Can You Change Your Mind After Filing for Bankruptcy?[yoast-breadcrumb]
Can You Change Your Mind After Filing for Bankruptcy?
Filing for bankruptcy can be a stressful decision. You may worry about the impact on your credit, or feel unsure if it’s really the right choice. It’s natural to have some second thoughts.
If you’re wondering “Can I change my mind after filing for bankruptcy?” – the short answer is yes, sometimes. Here’s what you need to know about backing out of bankruptcy, the pros and cons, and what your options are if you’ve had a change of heart.
The Bottom Line
Technically, you can dismiss a bankruptcy case after filing if circumstances change. But it’s not always simple. Once you file the bankruptcy paperwork with the court, your filing is public record and can’t be erased. Let’s walk through what happens step-by-step, so you understand the implications.
How To Dismiss Your Bankruptcy Case
Dismissing your bankruptcy case means asking the court to essentially cancel your filing. Here are the basics:
- You’ll need to submit a “motion to dismiss” to the bankruptcy court, explaining why you want to dismiss your case.
- The court will usually grant a dismissal, unless there are objections from creditors or the bankruptcy trustee.
- If approved, the court dismisses the case “without prejudice”, meaning you could potentially file again later.
Seems simple enough, right? But before dismissing bankruptcy, be aware of a few key points:
Your Filing Is Permanent Public Record
Just because your case gets dismissed doesn’t erase the initial bankruptcy filing. It remains searchable public record permanently. This can impact your credit score for up to 10 years.
You May Not Qualify to Refile Bankruptcy
If you file bankruptcy again within 12 months of dismissal, you’ll have to provide proof to the court that your financial situation significantly worsened. Otherwise, the court may not approve your case.
You May Owe More Money to Creditors
Here’s the big one. Any debts discharged by the court before dismissal are no longer wiped out. Creditors can resume collection efforts and you’ll owe that money again.
Let’s say your car loan was discharged by the court already. If you dismiss bankruptcy now, that unpaid car loan balance comes right back. And the creditor can repossess your car.
When Does It Make Sense to Dismiss Bankruptcy?
Clearly bankruptcy dismissal has some downsides. Your credit takes a hit. Debts bounce back. So why would anyone want to cancel their case?
There are a few scenarios where dismissal could make sense:
- You can afford to repay debts. If your financial situation improved, you may prefer to pay back what you owe vs. erasing it in bankruptcy.
- You need to keep collateral. Let’s say you filed Chapter 7 bankruptcy hoping to surrender your car. If you change your mind and want to keep the car, dismissing may stop repossession.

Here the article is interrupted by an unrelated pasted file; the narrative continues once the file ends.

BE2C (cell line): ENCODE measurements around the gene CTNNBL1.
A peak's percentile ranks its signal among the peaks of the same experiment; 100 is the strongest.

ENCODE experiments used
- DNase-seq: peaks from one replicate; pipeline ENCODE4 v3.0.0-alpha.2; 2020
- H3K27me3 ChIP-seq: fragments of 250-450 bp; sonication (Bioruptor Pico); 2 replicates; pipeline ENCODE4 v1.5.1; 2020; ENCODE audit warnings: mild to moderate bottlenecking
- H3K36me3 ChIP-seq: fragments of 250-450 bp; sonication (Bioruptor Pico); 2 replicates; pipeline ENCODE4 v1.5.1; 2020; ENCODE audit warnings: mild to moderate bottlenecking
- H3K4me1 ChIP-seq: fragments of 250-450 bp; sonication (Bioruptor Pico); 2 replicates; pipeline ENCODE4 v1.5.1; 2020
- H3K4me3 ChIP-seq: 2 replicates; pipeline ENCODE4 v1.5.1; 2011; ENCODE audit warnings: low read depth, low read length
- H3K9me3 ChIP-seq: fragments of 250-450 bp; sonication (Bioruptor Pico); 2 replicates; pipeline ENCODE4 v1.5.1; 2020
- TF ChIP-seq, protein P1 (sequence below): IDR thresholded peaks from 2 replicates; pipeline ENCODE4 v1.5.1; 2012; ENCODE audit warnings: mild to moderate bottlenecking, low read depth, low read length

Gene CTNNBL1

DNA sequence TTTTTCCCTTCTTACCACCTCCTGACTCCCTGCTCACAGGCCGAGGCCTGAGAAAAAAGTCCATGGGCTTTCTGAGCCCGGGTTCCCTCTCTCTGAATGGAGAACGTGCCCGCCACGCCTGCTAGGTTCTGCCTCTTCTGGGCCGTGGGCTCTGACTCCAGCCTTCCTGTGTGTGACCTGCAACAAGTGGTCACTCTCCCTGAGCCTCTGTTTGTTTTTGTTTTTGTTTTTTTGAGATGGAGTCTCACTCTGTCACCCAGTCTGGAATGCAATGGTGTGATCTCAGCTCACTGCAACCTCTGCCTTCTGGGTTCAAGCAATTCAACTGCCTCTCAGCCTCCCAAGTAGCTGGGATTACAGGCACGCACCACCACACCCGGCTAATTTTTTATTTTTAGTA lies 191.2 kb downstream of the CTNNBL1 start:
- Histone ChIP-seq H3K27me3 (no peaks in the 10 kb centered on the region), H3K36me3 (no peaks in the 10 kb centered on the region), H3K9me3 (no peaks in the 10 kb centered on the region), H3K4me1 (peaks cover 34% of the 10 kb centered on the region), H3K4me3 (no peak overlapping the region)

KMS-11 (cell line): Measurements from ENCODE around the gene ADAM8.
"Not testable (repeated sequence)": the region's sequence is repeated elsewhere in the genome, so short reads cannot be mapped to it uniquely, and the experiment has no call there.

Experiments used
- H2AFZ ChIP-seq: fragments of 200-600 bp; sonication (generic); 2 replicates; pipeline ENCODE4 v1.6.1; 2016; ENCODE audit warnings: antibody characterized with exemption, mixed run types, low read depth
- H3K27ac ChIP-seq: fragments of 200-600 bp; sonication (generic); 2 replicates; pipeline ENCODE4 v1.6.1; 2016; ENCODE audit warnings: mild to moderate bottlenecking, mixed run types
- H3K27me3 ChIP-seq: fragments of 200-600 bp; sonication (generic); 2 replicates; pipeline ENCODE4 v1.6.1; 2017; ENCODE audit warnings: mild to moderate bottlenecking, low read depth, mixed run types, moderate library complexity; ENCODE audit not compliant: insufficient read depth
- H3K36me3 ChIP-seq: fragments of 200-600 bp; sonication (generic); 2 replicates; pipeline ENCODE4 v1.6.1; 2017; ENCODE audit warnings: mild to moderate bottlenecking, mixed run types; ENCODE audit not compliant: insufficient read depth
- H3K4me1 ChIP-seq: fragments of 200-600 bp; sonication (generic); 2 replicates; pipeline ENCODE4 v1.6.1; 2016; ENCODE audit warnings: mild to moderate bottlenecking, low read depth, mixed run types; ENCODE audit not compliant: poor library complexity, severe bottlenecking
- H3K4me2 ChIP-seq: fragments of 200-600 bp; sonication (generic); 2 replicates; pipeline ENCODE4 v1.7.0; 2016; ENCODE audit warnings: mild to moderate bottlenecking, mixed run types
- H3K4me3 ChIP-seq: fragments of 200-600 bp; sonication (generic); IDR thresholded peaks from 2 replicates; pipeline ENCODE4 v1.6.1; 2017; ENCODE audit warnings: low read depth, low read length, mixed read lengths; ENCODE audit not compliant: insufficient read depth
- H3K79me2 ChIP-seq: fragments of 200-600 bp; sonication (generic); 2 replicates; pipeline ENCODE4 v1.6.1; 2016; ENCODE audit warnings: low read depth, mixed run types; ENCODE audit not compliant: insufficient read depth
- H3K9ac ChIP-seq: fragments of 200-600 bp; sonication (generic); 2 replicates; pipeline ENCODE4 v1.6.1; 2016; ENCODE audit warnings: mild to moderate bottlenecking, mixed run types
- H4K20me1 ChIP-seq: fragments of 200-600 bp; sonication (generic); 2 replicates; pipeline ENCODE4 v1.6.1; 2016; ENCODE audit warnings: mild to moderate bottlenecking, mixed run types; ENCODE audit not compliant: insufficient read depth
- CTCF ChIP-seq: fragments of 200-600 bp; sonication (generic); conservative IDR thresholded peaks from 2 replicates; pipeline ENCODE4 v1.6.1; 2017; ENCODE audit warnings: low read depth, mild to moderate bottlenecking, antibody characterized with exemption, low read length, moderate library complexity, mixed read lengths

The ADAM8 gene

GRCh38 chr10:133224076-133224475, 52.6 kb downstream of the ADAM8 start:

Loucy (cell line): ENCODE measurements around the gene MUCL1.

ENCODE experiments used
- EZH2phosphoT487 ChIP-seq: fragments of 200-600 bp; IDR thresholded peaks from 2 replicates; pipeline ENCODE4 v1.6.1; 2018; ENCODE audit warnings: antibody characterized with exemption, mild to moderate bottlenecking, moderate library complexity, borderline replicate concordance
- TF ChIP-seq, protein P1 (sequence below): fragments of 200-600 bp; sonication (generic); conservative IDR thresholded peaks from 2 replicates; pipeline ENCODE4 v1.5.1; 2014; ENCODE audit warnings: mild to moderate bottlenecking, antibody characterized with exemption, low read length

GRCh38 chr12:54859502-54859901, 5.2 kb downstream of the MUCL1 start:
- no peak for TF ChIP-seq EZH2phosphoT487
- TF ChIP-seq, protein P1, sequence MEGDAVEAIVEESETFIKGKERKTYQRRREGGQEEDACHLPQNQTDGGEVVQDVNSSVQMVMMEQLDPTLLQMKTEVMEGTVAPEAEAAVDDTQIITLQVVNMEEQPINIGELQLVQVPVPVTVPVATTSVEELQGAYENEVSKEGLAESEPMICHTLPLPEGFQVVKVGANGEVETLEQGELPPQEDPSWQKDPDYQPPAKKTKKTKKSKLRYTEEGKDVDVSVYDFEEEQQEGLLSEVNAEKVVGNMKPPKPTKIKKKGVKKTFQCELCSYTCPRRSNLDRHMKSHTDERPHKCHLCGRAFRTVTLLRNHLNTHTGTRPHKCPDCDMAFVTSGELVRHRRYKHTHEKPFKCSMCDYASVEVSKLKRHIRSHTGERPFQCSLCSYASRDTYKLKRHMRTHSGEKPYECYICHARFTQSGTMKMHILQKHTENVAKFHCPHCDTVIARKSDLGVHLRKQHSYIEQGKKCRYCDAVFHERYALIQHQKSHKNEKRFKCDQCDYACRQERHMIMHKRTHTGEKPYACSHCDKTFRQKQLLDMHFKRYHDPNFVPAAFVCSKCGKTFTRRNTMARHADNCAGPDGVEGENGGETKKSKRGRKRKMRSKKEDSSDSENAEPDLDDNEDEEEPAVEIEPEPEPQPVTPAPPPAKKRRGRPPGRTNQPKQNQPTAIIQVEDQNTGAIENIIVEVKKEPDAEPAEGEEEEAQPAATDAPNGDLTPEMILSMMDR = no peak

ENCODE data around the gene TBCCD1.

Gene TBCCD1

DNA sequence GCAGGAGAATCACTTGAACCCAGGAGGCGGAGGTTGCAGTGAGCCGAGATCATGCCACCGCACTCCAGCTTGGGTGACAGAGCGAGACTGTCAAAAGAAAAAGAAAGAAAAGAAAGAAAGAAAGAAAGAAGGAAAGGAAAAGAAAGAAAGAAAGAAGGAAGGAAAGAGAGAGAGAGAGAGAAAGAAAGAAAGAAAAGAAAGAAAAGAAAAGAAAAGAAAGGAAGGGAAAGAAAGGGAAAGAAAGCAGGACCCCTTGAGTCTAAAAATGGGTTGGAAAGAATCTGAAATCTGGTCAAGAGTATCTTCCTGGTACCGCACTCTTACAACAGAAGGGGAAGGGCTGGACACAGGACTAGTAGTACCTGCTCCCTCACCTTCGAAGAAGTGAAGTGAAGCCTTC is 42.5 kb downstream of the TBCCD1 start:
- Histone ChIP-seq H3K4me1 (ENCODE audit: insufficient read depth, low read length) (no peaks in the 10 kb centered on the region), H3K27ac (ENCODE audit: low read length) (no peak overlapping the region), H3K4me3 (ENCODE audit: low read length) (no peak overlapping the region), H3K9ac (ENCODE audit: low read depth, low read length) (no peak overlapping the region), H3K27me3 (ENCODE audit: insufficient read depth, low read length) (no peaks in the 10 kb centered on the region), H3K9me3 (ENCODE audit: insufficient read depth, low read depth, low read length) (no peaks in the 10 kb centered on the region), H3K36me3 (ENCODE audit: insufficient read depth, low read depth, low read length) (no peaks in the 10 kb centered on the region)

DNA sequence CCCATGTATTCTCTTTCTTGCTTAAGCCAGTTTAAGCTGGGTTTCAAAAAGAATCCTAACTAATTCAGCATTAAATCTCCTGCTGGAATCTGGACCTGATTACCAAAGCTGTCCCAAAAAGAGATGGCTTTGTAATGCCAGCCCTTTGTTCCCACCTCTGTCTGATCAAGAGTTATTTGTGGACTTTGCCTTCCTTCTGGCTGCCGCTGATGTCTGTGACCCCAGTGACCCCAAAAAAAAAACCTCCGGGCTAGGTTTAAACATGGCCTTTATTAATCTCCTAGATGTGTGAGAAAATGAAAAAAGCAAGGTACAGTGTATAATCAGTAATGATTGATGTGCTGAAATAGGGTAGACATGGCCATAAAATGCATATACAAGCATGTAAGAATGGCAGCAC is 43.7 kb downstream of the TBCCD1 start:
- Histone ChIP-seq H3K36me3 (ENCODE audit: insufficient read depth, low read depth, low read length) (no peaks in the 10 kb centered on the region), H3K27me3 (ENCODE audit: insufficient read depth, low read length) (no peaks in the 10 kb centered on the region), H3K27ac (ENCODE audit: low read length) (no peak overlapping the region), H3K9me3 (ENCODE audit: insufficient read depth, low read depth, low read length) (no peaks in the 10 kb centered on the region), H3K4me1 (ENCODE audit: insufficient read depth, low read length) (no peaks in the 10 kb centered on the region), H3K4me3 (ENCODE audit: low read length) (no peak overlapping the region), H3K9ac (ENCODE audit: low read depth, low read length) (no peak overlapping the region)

- Mortgage loan modification denied. Some filers pursue bankruptcy hoping to qualify for a home loan modification. If the modification falls through, they may dismiss the case.
The question is – do the benefits outweigh the risks?
What Are Your Options If You Changed Your Mind?
Say you regret filing bankruptcy but dismissal doesn’t make sense. What alternatives do you have? Here are a few possibilities:
Convert to Chapter 13 Instead of Chapter 7
If you filed a Chapter 7 liquidation case but want to keep assets, consider converting to Chapter 13 bankruptcy instead. This allows you to propose a repayment plan to creditors over 3-5 years.
Voluntarily Repay Debts
You could let the bankruptcy proceed, then voluntarily repay some debts later if you’re able. This is especially common for priority debts like taxes or domestic support obligations.
Reaffirming a debt means agreeing to repay it, even though it would normally be discharged. This allows you to keep assets like a car or home.
In Chapter 7 bankruptcy, you may be able to pay a lump sum to “redeem” certain assets from creditors, like your car. This lets you keep the asset without reaffirming the entire debt.
File Chapter 13 After Chapter 7
If you receive a Chapter 7 discharge, you can still file a Chapter 13 case later to deal with certain debts. The court may allow this if circumstances changed.
Talk To a Bankruptcy Lawyer
As you can see, dismissing or converting a bankruptcy case gets complicated quickly. Every situation is unique.
Before making any decisions, it’s wise to discuss your specific circumstances with a qualified bankruptcy attorney. They can advise you on the pros and cons of changing course after filing.
The bottom line? Yes, you can change your mind after filing bankruptcy if you need to. But carefully consider all the implications first, and understand why you originally filed. An experienced bankruptcy lawyer can help ensure you make the best choice.